Introduction pg. 2
Historical background of the Ulster Museum pg. 2
Context pg. 4
Description of spaces pg. 5
The Potential step forward pg. 5
Conclusion pg. 6
Bibliography pg. 7
Books pg. 7
Journals pg. 7
Internet pg. 7
This museum has been in transition at pivotal points of its historical time line thus far. It begs the question though, does it work as an architectural treasure of Northern Ireland or is it a reaction to turbulent periods in Belfast’s history. Within this critique it is hoped that it can be proven that this museum has gone from a prestigious neoclassical style building standing alone on the southern edge of the botanic garden, to an embracing contextural architectural element that is trying to make a correlation with is surroundings. It’s this embrace of the public however with the recently new redevelopment has taken the true architectural meaning and integrity of Wynnes neoclassical block that integrates with Pym’s brutalist modern style.
The new addition of glazing to the gallery and café spaces designed by Hamilton architects has marred the beauty of this integration is slowly striping away from its concrete block. The ulster museum is considered as one of the best examples of two styles fusing together as one architectural expression. The ulster museum is at another pivotal point where it has to make a decision to place capital gains over the true architectural integrity brutalist forms paired with neoclassical style.
Historical background of the Ulster Museum
The First Age
Originally the Ulster Museum was founded as the Belfast Natural History Society in 1821 and began exhibiting art works in 1833. Since 1890 an art gallery has exhibited art works to the present day at the Rugby Street location, originally it was known the Belfast Municipal Museum and Art Gallery. The new building was designed by James Cumming Wynne a Scottish architect who won the commission which attracted 69 entries and was assessed by John Burnet of Glasgow to design the new municipal museum as it was known at the time in 1914. Just to note at the time Burnet was making his own additions to the British Museum consisting of large French ‘Beaux- Arts’ ionic colonnade. This being the influential precedence in Wynnes architectural approach in the design of Belfast Municipal Museum and Art Gallery, standing at its present location in Stranmillis.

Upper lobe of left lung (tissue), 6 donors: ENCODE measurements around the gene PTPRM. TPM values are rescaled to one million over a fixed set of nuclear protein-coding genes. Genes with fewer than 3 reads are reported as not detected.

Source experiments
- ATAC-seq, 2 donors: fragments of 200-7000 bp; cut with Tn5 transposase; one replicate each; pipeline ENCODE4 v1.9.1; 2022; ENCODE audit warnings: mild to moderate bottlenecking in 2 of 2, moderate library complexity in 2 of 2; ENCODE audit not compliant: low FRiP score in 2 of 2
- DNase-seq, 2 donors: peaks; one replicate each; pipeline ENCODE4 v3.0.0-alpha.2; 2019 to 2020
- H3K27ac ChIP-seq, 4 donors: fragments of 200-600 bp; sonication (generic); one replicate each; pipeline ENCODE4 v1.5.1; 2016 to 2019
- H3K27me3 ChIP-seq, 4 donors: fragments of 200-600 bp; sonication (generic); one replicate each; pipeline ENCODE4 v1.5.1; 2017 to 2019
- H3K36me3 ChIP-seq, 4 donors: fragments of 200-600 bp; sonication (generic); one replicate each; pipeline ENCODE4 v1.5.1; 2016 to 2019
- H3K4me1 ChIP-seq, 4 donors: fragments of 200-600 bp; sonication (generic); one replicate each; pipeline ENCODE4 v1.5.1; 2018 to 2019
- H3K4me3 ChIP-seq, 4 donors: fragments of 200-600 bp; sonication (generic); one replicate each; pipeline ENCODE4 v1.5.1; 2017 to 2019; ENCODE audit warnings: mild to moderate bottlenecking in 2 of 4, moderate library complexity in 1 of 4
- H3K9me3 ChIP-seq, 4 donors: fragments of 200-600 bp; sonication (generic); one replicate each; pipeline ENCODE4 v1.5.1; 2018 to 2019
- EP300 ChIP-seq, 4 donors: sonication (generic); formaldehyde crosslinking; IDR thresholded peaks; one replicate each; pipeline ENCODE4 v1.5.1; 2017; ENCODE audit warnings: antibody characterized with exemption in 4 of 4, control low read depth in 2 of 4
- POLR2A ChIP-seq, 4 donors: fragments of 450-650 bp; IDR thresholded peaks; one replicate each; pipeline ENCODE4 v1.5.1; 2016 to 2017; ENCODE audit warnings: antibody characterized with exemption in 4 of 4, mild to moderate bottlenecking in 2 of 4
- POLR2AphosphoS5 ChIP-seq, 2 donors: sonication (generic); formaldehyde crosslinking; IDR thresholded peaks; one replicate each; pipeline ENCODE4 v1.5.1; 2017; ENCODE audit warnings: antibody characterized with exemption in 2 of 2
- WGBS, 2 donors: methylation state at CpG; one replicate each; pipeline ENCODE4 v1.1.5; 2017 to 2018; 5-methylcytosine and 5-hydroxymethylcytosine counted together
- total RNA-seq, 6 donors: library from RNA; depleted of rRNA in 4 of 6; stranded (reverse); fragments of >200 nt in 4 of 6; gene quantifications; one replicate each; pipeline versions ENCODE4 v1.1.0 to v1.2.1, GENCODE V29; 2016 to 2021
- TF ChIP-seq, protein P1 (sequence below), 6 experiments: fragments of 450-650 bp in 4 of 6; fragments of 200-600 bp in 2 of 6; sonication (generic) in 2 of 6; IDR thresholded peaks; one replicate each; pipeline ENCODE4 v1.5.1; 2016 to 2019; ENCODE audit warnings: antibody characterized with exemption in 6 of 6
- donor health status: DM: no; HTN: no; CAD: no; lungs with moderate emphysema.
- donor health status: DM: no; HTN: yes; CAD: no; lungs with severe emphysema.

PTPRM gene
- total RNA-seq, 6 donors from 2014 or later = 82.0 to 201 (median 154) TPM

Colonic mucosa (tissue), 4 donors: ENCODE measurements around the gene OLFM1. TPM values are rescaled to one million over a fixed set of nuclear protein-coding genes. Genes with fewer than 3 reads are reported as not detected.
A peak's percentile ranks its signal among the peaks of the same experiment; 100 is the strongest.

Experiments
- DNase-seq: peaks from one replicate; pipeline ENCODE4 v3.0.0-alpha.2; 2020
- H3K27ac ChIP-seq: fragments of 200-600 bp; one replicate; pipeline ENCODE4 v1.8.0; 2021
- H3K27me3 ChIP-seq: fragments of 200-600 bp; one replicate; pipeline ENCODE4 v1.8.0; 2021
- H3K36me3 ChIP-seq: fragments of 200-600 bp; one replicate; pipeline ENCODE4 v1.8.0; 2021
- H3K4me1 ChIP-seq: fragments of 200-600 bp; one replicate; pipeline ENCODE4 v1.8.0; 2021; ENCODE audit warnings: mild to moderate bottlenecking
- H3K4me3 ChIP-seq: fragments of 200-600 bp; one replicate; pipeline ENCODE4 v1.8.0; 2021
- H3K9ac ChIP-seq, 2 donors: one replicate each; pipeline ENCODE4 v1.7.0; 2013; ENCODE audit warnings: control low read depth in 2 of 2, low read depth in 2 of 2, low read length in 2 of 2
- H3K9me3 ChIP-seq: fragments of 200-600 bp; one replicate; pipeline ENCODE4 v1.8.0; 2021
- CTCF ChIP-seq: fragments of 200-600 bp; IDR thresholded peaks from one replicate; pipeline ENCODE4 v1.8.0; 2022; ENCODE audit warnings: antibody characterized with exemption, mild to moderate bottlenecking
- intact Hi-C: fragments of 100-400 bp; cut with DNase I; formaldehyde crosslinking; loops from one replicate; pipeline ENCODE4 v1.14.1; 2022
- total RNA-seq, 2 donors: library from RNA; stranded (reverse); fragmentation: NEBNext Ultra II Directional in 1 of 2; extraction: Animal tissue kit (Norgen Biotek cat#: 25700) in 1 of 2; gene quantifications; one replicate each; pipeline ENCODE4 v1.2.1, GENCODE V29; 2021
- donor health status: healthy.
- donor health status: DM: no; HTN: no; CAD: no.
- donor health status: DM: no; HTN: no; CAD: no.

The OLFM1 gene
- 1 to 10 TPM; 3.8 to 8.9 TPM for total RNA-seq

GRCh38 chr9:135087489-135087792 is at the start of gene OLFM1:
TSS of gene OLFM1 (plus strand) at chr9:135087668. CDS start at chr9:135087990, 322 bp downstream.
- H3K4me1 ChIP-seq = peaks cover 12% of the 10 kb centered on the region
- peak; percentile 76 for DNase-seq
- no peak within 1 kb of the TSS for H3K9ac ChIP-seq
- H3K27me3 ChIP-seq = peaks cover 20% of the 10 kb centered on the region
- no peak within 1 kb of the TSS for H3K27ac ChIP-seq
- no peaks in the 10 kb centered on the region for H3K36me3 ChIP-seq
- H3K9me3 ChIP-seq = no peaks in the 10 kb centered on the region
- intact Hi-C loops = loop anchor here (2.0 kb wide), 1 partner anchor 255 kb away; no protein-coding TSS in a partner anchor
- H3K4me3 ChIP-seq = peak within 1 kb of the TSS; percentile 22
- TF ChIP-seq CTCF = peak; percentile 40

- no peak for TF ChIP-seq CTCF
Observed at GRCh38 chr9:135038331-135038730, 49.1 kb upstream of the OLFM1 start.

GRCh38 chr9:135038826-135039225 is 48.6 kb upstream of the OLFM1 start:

The breakout of the First World War in 1919 hindered and delayed construction of the new museum. Due to this delay by 1929 only one wing of the museum designed by Wynnes large scheme was completed. This U shaped 3 storey neoclassical building monumentally overlooking botanic gardens and majestically elevates towards Stranmillis stood unfinished until the 1960’s and making no correlation to its immediate context. The material used in the construction of the...